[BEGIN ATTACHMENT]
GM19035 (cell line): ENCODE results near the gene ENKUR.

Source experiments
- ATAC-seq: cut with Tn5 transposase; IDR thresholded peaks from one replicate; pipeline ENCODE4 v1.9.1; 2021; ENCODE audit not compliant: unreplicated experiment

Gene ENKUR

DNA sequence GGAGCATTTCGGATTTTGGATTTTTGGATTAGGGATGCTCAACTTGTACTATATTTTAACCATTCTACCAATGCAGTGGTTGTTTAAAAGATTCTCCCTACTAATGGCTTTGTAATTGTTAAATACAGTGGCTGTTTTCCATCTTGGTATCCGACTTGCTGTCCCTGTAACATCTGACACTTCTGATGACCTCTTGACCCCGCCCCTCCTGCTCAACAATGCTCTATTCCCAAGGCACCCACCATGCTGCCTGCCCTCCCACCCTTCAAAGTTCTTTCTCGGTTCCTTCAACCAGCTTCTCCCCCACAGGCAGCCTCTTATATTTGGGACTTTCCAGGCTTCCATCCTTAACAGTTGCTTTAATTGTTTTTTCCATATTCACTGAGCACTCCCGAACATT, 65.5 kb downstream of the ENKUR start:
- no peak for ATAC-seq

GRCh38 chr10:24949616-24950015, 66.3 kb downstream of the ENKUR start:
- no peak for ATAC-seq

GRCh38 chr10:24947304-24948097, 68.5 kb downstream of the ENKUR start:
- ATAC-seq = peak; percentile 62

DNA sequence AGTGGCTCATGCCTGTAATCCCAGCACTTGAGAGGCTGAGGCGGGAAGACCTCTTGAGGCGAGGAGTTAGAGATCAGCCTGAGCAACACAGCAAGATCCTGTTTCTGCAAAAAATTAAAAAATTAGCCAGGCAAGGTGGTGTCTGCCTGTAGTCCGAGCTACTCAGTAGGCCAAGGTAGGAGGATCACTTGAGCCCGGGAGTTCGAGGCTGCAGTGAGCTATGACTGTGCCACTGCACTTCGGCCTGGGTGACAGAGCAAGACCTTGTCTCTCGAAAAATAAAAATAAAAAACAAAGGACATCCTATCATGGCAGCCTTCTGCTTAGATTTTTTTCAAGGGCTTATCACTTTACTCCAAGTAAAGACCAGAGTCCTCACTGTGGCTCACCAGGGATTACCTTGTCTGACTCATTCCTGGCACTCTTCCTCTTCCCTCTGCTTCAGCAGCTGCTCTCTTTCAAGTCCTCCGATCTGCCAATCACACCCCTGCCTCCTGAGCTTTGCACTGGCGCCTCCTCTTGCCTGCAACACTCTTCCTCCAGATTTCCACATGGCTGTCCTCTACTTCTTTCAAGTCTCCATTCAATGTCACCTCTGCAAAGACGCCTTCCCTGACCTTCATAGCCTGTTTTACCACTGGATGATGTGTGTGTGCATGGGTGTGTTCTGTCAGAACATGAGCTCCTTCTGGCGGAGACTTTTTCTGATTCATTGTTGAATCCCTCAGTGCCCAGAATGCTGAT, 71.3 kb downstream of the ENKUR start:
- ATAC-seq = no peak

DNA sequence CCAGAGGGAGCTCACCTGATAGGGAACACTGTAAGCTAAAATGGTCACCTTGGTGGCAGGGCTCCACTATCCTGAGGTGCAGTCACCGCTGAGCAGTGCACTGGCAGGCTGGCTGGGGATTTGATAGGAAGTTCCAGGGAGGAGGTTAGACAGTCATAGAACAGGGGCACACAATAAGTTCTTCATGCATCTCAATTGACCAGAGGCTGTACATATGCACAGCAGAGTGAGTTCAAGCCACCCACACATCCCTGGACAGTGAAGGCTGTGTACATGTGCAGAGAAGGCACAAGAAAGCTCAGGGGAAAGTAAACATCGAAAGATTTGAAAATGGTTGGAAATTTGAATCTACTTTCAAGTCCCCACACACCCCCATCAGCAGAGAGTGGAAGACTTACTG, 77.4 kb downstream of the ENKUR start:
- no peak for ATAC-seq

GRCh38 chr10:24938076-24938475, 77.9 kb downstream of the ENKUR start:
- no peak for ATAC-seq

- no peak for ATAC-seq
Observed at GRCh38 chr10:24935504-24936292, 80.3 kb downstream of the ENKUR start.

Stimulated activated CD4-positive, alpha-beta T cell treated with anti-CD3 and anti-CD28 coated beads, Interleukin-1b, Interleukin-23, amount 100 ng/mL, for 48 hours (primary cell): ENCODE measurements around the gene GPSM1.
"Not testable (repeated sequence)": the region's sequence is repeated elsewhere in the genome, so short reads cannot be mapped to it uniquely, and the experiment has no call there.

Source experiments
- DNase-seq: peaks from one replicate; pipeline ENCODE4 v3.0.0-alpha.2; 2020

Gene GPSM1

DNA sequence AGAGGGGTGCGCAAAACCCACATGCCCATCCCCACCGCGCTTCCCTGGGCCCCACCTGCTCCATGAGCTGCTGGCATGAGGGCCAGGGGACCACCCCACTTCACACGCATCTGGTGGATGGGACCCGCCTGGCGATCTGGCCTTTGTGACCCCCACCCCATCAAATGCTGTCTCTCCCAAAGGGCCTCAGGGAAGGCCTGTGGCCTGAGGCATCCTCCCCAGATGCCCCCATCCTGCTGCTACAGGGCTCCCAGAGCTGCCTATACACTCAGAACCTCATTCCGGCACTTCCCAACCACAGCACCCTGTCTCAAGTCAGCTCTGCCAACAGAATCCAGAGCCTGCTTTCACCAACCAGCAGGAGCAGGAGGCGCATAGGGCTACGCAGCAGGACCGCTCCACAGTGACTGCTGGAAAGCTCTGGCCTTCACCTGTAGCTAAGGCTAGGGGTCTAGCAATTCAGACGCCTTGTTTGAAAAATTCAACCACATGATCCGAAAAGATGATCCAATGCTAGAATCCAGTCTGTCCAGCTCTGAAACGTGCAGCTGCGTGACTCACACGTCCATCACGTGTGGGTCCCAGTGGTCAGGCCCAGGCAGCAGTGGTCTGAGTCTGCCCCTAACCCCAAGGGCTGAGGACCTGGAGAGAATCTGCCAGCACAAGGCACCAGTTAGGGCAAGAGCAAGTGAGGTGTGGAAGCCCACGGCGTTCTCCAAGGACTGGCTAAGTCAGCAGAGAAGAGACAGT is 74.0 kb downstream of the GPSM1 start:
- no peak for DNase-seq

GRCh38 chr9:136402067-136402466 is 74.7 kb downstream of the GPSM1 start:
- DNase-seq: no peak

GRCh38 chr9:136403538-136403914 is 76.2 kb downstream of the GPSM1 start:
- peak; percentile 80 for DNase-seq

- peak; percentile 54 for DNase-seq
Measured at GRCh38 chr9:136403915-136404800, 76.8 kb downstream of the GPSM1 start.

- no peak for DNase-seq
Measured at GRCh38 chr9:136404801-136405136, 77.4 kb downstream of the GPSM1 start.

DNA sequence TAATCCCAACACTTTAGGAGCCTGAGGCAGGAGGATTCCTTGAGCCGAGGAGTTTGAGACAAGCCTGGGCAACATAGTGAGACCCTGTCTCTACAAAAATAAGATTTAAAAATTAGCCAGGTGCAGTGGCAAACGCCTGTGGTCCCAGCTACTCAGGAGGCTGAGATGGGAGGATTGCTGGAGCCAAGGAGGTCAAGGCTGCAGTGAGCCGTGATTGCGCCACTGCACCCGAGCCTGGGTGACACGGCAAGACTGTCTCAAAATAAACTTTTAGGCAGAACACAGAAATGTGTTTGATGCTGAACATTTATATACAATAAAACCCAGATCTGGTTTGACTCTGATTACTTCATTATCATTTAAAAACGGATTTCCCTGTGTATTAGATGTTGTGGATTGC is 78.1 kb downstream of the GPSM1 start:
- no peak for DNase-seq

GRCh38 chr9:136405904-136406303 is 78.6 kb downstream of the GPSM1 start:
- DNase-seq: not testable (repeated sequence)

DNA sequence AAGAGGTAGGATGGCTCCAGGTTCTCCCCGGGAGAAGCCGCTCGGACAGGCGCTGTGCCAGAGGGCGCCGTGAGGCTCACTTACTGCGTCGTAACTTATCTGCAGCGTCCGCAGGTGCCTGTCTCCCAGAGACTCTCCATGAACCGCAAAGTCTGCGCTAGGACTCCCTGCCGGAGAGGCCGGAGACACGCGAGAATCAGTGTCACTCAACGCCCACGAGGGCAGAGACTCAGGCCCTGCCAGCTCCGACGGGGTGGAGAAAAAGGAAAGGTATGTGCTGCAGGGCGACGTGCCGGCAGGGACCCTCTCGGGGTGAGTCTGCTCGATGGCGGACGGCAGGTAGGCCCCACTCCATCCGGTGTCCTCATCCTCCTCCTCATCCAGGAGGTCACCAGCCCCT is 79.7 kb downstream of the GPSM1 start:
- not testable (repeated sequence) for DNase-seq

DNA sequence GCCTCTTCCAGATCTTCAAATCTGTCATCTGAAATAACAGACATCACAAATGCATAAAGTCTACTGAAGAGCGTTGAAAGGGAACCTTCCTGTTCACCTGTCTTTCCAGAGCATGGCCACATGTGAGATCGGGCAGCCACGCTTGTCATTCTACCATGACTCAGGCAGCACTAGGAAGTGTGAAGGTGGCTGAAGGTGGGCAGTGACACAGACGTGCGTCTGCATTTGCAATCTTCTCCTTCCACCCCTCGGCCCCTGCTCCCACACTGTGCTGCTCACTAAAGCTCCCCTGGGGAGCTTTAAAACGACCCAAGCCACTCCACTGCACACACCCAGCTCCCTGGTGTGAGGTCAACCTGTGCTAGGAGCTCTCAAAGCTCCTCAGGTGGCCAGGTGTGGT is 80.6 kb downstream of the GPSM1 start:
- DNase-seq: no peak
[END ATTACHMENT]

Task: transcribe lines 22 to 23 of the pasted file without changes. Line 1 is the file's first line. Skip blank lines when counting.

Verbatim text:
- DNase-seq: peaks from one replicate; pipeline ENCODE4 v3.0.0-alpha.2; 2020

Gene GPSM1